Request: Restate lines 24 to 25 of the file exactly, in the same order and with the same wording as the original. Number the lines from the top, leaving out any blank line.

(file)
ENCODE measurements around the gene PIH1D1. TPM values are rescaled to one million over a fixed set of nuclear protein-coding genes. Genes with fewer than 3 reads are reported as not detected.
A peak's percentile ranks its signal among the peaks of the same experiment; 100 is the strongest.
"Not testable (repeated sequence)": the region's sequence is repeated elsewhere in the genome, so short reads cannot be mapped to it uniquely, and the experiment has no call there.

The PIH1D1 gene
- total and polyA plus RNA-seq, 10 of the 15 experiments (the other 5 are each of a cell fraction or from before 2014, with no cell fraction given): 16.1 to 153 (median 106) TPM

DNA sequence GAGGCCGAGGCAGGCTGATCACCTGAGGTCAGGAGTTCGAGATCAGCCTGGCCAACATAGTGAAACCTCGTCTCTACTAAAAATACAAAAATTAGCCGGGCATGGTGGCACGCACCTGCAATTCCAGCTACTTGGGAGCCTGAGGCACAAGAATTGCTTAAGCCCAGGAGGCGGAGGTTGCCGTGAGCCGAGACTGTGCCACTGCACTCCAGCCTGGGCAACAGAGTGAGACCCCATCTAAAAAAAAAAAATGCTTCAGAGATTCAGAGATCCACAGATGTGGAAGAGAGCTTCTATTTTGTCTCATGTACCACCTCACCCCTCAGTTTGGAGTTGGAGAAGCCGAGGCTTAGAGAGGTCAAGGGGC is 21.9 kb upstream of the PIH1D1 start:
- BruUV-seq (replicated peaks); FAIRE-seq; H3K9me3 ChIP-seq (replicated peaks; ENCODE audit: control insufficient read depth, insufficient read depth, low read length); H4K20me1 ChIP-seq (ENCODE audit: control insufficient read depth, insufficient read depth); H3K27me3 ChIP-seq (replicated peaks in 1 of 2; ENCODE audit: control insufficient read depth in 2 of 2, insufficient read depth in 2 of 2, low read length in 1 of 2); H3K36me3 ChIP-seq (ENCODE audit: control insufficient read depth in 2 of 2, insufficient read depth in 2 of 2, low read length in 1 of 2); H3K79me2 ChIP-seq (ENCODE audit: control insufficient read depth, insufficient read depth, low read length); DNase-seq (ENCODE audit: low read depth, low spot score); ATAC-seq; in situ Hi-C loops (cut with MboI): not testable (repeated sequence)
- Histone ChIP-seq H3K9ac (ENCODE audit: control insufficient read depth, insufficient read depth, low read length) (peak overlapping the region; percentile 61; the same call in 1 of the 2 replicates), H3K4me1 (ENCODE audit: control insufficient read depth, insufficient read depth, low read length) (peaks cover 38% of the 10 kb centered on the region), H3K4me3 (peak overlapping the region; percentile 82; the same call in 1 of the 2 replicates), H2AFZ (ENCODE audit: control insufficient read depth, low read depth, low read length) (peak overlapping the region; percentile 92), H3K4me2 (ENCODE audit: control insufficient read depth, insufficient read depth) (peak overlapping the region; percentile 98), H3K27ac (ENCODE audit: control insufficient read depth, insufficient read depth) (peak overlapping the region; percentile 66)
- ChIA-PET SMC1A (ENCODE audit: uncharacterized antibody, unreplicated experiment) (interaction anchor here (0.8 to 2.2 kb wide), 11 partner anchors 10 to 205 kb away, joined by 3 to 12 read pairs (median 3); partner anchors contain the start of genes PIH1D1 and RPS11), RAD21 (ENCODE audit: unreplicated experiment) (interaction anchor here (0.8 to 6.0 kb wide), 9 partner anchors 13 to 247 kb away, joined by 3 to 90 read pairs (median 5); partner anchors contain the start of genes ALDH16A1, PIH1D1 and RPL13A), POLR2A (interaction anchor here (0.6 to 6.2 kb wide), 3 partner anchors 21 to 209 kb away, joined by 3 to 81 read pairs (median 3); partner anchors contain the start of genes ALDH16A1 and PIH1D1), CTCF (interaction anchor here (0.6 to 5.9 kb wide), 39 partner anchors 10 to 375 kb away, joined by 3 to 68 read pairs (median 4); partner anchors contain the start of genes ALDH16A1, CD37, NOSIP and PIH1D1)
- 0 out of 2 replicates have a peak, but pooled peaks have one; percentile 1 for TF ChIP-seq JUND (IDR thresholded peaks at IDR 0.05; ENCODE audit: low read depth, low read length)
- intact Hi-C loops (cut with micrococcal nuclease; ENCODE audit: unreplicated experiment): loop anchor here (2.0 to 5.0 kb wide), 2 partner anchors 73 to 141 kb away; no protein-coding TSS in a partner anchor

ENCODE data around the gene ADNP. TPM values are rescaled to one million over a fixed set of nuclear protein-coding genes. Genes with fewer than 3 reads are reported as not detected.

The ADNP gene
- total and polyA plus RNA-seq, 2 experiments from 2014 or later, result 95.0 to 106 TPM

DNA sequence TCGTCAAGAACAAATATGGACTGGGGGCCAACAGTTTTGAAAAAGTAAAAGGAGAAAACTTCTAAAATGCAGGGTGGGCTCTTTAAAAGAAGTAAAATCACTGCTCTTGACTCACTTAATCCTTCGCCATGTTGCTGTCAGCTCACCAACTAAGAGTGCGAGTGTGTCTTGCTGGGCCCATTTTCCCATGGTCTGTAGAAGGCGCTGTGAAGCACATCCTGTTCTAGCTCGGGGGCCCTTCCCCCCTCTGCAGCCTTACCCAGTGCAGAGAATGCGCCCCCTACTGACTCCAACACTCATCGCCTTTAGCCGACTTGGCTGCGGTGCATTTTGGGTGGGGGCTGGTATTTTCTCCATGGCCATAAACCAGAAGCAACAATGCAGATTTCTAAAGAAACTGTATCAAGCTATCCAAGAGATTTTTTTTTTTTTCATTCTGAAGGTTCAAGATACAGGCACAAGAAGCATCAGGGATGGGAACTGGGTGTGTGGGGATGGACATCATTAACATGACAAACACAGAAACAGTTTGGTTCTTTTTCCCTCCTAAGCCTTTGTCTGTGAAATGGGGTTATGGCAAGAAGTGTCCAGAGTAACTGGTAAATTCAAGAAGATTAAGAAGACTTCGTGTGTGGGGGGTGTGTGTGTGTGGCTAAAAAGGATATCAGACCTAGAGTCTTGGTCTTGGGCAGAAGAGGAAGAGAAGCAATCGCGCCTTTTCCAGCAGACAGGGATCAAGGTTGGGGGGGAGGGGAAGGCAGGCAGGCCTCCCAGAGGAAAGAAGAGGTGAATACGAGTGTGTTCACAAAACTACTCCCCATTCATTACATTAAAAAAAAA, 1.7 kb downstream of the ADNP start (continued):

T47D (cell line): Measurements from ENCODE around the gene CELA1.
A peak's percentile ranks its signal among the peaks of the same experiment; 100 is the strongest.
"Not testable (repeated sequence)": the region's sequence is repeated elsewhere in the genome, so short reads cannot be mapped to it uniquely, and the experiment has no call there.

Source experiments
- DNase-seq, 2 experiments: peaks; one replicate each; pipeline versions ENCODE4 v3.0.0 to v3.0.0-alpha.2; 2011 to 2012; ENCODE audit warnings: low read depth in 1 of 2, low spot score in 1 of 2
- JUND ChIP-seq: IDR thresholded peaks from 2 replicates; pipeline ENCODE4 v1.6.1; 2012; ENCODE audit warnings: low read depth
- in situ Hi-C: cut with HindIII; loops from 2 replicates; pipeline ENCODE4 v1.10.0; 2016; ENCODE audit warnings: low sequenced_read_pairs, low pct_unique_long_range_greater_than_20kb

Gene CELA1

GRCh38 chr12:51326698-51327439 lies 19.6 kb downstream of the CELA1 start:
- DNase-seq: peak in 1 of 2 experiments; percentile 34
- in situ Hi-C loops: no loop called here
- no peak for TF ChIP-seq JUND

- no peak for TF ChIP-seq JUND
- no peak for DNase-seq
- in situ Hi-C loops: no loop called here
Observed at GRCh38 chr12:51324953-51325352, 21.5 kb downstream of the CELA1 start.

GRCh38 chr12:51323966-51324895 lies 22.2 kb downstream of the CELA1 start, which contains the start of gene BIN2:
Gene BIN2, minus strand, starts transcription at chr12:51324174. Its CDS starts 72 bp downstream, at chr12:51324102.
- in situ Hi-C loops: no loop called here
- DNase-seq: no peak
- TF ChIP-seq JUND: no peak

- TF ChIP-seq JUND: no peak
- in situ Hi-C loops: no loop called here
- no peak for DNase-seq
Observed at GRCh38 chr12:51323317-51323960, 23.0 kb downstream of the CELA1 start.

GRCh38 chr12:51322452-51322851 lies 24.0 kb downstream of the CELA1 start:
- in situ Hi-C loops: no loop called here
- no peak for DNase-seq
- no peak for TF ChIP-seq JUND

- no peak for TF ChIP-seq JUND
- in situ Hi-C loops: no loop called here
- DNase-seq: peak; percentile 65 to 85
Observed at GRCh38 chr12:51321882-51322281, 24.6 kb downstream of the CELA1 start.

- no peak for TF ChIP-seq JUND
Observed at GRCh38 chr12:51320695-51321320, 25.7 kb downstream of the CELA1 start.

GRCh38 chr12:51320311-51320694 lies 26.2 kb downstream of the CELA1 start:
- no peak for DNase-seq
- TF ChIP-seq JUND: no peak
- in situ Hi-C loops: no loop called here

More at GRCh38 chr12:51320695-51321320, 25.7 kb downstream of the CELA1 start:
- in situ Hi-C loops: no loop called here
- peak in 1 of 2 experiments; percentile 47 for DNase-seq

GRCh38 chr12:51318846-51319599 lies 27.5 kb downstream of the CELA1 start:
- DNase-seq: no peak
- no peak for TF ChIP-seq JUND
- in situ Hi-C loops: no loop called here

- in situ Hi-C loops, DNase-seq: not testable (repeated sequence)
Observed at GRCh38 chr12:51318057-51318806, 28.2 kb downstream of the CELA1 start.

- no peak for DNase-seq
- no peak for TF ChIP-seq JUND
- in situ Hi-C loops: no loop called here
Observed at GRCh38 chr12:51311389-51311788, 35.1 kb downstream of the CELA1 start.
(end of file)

GRCh38 chr12:51326698-51327439 lies 19.6 kb downstream of the CELA1 start:
- DNase-seq: peak in 1 of 2 experiments; percentile 34